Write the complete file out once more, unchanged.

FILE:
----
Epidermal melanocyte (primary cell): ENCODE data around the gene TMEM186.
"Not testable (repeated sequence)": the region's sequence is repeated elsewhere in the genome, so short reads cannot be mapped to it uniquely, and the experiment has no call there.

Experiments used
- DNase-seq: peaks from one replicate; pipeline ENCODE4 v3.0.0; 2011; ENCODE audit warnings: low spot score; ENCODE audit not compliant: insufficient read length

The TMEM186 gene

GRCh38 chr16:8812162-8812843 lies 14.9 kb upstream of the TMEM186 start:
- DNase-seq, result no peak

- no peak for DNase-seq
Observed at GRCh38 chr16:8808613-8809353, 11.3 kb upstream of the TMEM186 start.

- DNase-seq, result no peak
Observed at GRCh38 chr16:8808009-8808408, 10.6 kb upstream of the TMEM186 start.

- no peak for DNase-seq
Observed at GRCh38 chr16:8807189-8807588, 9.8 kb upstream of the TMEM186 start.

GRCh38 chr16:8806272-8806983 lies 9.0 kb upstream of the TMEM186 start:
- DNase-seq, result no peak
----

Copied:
Epidermal melanocyte (primary cell): ENCODE data around the gene TMEM186.
"Not testable (repeated sequence)": the region's sequence is repeated elsewhere in the genome, so short reads cannot be mapped to it uniquely, and the experiment has no call there.

Experiments used
- DNase-seq: peaks from one replicate; pipeline ENCODE4 v3.0.0; 2011; ENCODE audit warnings: low spot score; ENCODE audit not compliant: insufficient read length

The TMEM186 gene

GRCh38 chr16:8812162-8812843 lies 14.9 kb upstream of the TMEM186 start:
- DNase-seq, result no peak

- no peak for DNase-seq
Observed at GRCh38 chr16:8808613-8809353, 11.3 kb upstream of the TMEM186 start.

- DNase-seq, result no peak
Observed at GRCh38 chr16:8808009-8808408, 10.6 kb upstream of the TMEM186 start.

- no peak for DNase-seq
Observed at GRCh38 chr16:8807189-8807588, 9.8 kb upstream of the TMEM186 start.

GRCh38 chr16:8806272-8806983 lies 9.0 kb upstream of the TMEM186 start:
- DNase-seq, result no peak